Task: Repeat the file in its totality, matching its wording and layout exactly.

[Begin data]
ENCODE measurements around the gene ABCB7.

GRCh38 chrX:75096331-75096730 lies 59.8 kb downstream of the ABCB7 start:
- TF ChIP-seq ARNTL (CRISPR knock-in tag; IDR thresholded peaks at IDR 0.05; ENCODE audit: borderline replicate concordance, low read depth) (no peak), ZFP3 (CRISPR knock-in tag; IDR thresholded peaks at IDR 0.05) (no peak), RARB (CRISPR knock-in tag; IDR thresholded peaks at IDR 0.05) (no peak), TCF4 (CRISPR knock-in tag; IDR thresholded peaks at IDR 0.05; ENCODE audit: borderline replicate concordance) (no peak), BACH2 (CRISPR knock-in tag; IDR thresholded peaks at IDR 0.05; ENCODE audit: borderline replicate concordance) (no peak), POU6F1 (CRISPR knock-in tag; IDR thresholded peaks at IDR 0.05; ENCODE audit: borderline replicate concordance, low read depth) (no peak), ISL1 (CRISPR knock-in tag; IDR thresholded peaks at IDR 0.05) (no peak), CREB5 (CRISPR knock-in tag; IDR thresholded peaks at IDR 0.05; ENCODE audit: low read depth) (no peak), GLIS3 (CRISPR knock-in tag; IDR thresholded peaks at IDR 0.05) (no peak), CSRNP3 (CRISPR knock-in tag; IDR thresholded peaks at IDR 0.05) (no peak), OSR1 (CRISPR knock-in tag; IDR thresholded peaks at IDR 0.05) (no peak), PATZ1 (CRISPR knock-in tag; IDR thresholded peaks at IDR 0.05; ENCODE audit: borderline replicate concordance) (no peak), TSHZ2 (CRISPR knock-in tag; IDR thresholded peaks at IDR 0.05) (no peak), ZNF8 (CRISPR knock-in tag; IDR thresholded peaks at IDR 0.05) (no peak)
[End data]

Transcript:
ENCODE measurements around the gene ABCB7.

GRCh38 chrX:75096331-75096730 lies 59.8 kb downstream of the ABCB7 start:
- TF ChIP-seq ARNTL (CRISPR knock-in tag; IDR thresholded peaks at IDR 0.05; ENCODE audit: borderline replicate concordance, low read depth) (no peak), ZFP3 (CRISPR knock-in tag; IDR thresholded peaks at IDR 0.05) (no peak), RARB (CRISPR knock-in tag; IDR thresholded peaks at IDR 0.05) (no peak), TCF4 (CRISPR knock-in tag; IDR thresholded peaks at IDR 0.05; ENCODE audit: borderline replicate concordance) (no peak), BACH2 (CRISPR knock-in tag; IDR thresholded peaks at IDR 0.05; ENCODE audit: borderline replicate concordance) (no peak), POU6F1 (CRISPR knock-in tag; IDR thresholded peaks at IDR 0.05; ENCODE audit: borderline replicate concordance, low read depth) (no peak), ISL1 (CRISPR knock-in tag; IDR thresholded peaks at IDR 0.05) (no peak), CREB5 (CRISPR knock-in tag; IDR thresholded peaks at IDR 0.05; ENCODE audit: low read depth) (no peak), GLIS3 (CRISPR knock-in tag; IDR thresholded peaks at IDR 0.05) (no peak), CSRNP3 (CRISPR knock-in tag; IDR thresholded peaks at IDR 0.05) (no peak), OSR1 (CRISPR knock-in tag; IDR thresholded peaks at IDR 0.05) (no peak), PATZ1 (CRISPR knock-in tag; IDR thresholded peaks at IDR 0.05; ENCODE audit: borderline replicate concordance) (no peak), TSHZ2 (CRISPR knock-in tag; IDR thresholded peaks at IDR 0.05) (no peak), ZNF8 (CRISPR knock-in tag; IDR thresholded peaks at IDR 0.05) (no peak)